often take advantage of default usernames and passwords to merge IoT
devices with others into a large botnet. These botnets can facilitate
DDoS attacks against popular Web sites or network resources. These
attacks cause Web sites to run slow, prevent users from being able to
connect, or potentially take down multiple Web sites associated with the
network under attack.
Consumer Protection and Defense
It can be difficult to determine if an IoT device has been compromised.
However, there are many reputable resources and tools available that
search for vulnerable network devices. The following recommendations can
be implemented to help secure IoT devices from cyber attacks.
Change default usernames and passwords. Many default passwords are
collected and posted on the Internet. Do not use common words and simple
phrases or passwords containing easily obtainable personal information,
such as important dates or names of children or pets.
If the device does not allow the capability to change the access
password, ensure the device providing wireless Internet service has a
strong password and encryption.
- Isolate IoT devices on their own protected networks.
- Configure network firewalls to block traffic from unauthorized IP addresses and disable port forwarding.
- Review and implement device manufacturer security recommendations, if available. Consider turning devices off when not in use.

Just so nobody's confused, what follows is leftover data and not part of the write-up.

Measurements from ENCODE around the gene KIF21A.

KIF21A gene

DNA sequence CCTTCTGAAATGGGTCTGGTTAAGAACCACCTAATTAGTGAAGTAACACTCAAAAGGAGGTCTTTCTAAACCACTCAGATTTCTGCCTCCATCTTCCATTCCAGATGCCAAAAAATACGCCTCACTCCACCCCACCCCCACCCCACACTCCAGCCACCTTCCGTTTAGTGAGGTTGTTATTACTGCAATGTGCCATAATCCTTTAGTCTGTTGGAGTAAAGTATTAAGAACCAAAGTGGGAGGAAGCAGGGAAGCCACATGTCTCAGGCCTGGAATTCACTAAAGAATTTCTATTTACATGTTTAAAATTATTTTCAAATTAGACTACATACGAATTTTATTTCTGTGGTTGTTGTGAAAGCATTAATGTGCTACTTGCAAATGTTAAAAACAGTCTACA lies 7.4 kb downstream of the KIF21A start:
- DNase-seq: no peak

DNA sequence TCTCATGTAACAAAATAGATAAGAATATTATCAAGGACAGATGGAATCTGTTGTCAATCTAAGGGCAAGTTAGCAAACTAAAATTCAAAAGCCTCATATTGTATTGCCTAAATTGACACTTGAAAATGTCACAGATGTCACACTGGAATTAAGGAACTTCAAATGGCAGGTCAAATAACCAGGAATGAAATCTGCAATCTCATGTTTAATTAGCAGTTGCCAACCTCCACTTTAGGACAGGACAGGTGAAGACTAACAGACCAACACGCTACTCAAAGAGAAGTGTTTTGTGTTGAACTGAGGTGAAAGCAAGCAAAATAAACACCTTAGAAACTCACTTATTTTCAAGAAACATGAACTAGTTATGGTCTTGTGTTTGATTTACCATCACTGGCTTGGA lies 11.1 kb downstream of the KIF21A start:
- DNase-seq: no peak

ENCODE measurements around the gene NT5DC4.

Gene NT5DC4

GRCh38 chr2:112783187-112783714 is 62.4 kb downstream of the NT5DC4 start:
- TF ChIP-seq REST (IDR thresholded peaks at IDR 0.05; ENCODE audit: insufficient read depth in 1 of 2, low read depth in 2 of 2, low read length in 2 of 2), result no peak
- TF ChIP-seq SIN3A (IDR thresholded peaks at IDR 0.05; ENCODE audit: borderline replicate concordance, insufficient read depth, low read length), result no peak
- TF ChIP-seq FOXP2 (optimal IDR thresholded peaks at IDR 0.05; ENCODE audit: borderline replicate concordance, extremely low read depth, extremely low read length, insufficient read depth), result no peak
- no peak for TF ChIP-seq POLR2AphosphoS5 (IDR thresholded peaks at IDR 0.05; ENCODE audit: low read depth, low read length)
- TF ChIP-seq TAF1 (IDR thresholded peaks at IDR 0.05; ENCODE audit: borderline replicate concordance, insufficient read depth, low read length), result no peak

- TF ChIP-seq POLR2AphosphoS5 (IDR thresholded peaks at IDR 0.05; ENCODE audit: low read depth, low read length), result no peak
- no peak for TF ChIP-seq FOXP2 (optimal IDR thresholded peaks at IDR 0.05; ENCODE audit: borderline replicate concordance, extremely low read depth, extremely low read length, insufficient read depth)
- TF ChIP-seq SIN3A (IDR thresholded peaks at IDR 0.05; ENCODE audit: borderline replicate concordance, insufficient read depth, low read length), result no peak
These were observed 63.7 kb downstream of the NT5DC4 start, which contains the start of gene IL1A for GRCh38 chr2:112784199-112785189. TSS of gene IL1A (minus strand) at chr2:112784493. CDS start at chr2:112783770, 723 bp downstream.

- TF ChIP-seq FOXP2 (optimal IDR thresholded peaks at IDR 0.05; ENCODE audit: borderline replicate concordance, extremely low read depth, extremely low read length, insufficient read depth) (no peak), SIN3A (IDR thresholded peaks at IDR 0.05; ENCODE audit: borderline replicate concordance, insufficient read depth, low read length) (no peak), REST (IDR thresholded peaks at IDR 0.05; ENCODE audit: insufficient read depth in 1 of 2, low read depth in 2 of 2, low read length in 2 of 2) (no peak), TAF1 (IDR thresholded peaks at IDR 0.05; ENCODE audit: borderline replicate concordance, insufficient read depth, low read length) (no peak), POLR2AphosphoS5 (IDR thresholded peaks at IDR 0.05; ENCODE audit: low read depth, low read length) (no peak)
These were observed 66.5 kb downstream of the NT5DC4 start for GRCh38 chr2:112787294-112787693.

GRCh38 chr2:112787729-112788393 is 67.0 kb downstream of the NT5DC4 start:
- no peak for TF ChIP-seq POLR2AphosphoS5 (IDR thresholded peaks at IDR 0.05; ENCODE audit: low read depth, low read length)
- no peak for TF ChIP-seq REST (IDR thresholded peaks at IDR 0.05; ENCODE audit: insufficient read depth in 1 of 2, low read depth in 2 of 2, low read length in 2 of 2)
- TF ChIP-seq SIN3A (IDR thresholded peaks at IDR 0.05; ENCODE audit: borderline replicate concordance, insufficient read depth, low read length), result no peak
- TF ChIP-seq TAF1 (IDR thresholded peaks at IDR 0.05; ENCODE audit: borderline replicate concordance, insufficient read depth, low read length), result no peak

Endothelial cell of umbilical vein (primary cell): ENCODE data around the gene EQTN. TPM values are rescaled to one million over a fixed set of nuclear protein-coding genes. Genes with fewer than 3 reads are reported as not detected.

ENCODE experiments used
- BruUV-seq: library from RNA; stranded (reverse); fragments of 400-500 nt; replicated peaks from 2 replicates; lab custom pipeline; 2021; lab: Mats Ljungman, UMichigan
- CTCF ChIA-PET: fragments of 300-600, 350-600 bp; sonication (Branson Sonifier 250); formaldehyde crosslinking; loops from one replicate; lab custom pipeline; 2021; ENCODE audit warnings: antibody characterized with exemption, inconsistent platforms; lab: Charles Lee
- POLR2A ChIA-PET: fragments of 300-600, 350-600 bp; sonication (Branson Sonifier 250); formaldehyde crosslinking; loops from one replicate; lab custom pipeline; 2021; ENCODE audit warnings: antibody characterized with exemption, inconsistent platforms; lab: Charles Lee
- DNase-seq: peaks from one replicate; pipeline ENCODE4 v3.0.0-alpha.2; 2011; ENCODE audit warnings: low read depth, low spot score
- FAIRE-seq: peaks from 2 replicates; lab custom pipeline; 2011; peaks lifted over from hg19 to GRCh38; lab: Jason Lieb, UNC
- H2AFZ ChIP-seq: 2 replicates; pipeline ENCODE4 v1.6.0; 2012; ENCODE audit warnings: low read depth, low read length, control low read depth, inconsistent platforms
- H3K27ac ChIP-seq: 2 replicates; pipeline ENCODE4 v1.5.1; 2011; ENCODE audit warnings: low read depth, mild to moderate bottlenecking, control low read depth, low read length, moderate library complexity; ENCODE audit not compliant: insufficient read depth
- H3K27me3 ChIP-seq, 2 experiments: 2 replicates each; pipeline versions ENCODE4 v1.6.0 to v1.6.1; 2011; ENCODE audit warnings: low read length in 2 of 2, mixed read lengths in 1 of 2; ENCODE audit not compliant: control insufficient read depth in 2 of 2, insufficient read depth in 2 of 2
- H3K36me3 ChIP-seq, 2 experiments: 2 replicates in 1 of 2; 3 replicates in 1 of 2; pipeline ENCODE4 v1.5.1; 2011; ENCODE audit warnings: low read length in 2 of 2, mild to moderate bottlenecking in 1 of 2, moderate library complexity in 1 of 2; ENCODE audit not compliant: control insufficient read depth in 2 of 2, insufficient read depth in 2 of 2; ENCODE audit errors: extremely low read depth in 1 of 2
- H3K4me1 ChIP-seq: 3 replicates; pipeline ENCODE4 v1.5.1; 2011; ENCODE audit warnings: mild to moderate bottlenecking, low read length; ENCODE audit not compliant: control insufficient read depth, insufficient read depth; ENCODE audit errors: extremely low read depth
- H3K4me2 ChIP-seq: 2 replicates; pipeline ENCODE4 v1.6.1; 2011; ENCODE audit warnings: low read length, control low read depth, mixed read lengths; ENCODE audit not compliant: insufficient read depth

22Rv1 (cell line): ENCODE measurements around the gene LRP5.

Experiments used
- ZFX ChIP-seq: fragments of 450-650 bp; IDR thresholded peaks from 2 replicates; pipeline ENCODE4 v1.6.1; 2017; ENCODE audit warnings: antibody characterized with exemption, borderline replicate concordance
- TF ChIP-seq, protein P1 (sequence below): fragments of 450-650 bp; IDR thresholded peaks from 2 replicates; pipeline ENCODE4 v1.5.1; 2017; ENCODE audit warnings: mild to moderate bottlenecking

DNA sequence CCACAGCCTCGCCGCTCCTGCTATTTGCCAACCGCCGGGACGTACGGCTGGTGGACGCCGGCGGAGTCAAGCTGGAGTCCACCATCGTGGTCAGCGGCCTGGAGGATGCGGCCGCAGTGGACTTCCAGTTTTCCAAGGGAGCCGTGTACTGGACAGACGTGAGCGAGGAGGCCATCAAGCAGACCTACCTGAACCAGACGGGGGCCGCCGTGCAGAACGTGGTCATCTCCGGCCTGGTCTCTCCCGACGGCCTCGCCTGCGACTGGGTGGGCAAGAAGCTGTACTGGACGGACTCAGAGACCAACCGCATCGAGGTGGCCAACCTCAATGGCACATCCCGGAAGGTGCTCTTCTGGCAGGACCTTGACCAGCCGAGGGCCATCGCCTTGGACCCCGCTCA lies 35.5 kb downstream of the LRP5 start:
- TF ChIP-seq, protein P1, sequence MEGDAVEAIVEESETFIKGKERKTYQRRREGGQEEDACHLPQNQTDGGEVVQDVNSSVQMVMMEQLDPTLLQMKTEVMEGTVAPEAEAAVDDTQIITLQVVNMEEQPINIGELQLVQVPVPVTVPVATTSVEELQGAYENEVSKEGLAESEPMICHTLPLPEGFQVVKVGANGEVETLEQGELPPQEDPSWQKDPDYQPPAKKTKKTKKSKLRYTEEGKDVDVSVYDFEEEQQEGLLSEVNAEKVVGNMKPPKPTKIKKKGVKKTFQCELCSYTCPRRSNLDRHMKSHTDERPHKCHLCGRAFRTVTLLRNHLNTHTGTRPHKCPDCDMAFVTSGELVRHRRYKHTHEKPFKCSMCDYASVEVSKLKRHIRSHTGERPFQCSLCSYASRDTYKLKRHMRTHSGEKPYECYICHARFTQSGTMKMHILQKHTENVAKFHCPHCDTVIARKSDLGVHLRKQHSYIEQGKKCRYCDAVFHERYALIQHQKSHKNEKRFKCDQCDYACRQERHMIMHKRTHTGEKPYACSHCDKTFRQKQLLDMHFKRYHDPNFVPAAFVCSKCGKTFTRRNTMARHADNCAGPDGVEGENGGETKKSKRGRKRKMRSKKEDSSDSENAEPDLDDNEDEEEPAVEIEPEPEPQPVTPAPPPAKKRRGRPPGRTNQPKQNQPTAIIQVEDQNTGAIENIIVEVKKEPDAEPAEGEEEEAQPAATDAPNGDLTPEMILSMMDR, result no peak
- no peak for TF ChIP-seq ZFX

Research your options when shopping for new IoT devices. When conducting
research, use reputable Web sites that specialize in cyber security
analysis, provide reviews on consumer products, and support consumer
Look for products from manufacturers with a track record of providing
security to their Internet-connected products. Look for companies that
offer firmware and software updates, and identify how and when these
updates are provided.
Identify what data is collected and stored by the devices, including
whether you can opt out of this collection, how long the data is stored,
whether it is encrypted in storage, and if the data is shared with a
third party. Also identify what protections and policies are in place in
case there is a data breach.
- Ensure all IoT devices are up to date and security patches are incorporated when available.
current cyber security best practices when connecting IoT devices to
wireless networks and when connecting remotely to an IoT device.
- Invest in a secure router with robust security and authentication.
Most routers will allow users to whitelist, or specify which devices are
authorized to connect to a local network. Whitelisting can be used to
identify malicious network traffic from unauthorized devices and prevent
them from making a connection.
For additional information on cyber threats to IoT devices, please refer
to "Internet of Things Poses Opportunities For Cyber Crime," available
"Internet-Connected Toys Could Present Privacy and Contact Concerns for Children," available at https://www.IC3.gov/media/2017/170717.aspx.
If you suspect your IoT device(s) may have been compromised, contact
your local FBI office and/or file a complaint with the Internet Crime
Complaint Center at www.ic3.gov.